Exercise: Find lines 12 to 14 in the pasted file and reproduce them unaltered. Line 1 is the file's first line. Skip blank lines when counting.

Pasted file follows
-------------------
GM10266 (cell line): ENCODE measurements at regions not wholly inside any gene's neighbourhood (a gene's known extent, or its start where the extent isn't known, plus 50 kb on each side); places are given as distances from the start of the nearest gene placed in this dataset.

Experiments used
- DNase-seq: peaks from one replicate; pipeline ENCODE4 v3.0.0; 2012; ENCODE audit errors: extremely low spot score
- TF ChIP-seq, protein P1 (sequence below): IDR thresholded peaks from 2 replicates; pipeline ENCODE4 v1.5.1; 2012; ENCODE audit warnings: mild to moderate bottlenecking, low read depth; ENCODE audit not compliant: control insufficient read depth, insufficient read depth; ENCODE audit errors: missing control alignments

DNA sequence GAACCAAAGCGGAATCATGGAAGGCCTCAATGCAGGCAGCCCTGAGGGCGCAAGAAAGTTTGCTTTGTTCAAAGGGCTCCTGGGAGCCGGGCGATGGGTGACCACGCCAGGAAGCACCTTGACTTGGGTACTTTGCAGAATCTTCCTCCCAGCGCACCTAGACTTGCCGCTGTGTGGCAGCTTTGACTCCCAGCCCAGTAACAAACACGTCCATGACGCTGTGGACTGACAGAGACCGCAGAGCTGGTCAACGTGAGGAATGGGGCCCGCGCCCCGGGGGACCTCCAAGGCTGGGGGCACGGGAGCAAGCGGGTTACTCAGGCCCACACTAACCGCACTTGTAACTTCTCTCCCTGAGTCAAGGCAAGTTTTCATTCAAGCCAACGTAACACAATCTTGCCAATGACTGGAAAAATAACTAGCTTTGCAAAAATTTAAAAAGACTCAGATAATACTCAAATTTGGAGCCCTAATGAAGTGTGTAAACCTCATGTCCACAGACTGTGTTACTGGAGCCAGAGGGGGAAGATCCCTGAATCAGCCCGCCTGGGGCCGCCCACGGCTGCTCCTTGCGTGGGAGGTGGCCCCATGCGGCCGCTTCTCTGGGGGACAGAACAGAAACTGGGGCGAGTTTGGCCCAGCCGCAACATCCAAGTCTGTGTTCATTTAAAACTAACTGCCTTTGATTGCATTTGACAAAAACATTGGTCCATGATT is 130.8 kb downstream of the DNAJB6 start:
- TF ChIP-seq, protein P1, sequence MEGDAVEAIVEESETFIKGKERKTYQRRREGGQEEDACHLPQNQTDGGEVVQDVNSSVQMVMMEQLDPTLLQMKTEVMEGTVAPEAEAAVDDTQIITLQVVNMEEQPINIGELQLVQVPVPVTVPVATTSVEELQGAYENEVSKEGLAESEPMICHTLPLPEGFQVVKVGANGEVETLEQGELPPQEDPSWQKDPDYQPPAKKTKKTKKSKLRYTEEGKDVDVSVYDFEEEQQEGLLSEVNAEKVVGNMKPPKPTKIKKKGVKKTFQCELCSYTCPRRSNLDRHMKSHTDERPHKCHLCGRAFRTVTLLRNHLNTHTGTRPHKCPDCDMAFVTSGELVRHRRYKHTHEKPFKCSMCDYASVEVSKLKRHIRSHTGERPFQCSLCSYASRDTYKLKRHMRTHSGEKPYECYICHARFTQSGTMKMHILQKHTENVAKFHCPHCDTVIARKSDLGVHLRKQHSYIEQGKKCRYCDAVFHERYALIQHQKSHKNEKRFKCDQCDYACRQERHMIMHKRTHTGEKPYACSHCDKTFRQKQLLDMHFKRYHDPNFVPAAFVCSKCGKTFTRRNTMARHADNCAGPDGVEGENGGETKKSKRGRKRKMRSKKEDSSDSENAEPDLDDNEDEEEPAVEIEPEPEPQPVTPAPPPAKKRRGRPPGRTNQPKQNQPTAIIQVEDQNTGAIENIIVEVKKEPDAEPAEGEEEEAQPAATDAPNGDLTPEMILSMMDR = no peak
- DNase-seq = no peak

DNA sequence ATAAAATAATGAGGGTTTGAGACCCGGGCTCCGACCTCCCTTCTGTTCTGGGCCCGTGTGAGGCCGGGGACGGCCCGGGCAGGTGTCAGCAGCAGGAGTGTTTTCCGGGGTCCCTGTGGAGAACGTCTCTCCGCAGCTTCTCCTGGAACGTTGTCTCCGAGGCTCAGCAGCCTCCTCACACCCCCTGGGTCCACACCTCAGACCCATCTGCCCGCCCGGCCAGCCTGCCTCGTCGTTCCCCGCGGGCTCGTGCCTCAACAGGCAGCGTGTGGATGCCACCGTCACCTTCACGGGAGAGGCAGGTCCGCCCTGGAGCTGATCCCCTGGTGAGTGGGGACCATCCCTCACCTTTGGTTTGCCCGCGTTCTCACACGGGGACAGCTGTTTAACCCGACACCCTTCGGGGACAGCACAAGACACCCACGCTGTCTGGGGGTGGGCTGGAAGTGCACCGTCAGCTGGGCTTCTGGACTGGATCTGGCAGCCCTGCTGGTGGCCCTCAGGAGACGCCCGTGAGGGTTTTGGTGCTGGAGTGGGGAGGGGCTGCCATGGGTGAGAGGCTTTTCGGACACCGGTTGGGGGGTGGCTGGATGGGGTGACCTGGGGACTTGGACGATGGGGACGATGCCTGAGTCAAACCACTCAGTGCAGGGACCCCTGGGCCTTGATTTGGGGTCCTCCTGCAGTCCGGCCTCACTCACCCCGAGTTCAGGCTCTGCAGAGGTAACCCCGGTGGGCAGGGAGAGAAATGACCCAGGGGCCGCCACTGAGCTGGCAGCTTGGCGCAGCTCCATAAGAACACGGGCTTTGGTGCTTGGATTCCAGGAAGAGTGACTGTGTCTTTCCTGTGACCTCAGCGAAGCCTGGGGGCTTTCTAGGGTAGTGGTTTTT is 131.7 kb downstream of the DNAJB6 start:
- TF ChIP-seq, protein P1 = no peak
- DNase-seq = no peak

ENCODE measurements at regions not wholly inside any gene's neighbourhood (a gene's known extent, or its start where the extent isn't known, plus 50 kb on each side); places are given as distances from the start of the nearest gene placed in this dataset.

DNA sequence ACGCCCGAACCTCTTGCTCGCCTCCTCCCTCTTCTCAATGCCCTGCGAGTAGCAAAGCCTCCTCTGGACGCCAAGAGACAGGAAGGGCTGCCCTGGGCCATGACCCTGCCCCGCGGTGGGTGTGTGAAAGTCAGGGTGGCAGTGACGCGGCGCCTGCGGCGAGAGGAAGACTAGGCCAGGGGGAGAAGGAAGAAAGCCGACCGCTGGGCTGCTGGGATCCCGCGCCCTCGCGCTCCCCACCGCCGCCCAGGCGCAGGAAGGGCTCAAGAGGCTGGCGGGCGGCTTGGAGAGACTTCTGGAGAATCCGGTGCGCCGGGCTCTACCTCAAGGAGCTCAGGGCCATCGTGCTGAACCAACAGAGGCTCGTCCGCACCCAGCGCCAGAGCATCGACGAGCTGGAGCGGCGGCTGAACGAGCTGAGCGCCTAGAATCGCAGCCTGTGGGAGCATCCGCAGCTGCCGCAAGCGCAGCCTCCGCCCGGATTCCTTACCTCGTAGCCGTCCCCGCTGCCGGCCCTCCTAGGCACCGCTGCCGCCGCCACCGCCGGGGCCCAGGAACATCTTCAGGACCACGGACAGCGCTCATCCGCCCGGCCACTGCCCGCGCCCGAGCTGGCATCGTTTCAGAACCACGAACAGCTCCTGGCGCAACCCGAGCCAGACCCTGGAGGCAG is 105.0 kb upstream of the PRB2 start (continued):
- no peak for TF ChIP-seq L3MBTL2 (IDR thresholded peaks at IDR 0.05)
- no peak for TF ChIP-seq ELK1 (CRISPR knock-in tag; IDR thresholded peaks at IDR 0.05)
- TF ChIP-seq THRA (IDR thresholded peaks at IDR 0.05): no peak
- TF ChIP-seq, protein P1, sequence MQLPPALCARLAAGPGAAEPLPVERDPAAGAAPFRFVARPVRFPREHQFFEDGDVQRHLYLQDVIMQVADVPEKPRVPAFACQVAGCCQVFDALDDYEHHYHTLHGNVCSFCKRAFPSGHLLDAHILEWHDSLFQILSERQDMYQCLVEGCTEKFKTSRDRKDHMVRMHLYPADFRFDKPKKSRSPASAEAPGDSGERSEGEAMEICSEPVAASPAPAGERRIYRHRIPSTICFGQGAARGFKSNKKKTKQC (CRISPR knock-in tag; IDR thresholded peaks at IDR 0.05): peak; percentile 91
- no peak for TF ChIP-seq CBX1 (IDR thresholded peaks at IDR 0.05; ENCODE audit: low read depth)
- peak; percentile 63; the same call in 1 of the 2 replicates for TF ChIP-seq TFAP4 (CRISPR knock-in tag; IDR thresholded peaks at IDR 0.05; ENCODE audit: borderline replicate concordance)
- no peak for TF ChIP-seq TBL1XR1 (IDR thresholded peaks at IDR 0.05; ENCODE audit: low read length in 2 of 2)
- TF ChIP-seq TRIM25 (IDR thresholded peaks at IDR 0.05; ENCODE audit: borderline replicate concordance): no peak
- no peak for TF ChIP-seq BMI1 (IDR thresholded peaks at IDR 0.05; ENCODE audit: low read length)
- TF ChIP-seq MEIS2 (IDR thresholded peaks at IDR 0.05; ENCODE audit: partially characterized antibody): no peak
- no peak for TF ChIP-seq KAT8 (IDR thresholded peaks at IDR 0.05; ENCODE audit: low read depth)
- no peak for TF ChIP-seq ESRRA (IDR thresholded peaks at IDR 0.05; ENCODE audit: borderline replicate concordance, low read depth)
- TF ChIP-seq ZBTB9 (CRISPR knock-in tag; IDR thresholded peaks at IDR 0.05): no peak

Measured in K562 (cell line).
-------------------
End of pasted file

DNA sequence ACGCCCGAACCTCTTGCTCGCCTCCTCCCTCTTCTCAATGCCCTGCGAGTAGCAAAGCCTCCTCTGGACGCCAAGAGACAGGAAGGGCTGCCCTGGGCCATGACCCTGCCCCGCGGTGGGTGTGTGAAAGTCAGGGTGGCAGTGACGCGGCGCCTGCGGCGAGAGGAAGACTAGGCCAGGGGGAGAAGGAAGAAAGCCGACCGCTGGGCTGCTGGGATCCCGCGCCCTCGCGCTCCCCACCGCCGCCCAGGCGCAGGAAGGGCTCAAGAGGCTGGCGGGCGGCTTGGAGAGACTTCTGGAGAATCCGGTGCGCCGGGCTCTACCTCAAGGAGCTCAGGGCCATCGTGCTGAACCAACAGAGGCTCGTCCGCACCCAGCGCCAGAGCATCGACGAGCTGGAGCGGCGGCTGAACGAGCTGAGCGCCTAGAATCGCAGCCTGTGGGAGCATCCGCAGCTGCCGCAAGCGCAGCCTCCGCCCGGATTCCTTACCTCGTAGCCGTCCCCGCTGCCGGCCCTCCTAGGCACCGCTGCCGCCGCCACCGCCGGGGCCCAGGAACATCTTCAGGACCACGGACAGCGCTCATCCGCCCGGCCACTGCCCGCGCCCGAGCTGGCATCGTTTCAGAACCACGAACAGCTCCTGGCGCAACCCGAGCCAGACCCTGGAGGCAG is 105.0 kb upstream of the PRB2 start (continued):
- no peak for TF ChIP-seq L3MBTL2 (IDR thresholded peaks at IDR 0.05)
- no peak for TF ChIP-seq ELK1 (CRISPR knock-in tag; IDR thresholded peaks at IDR 0.05)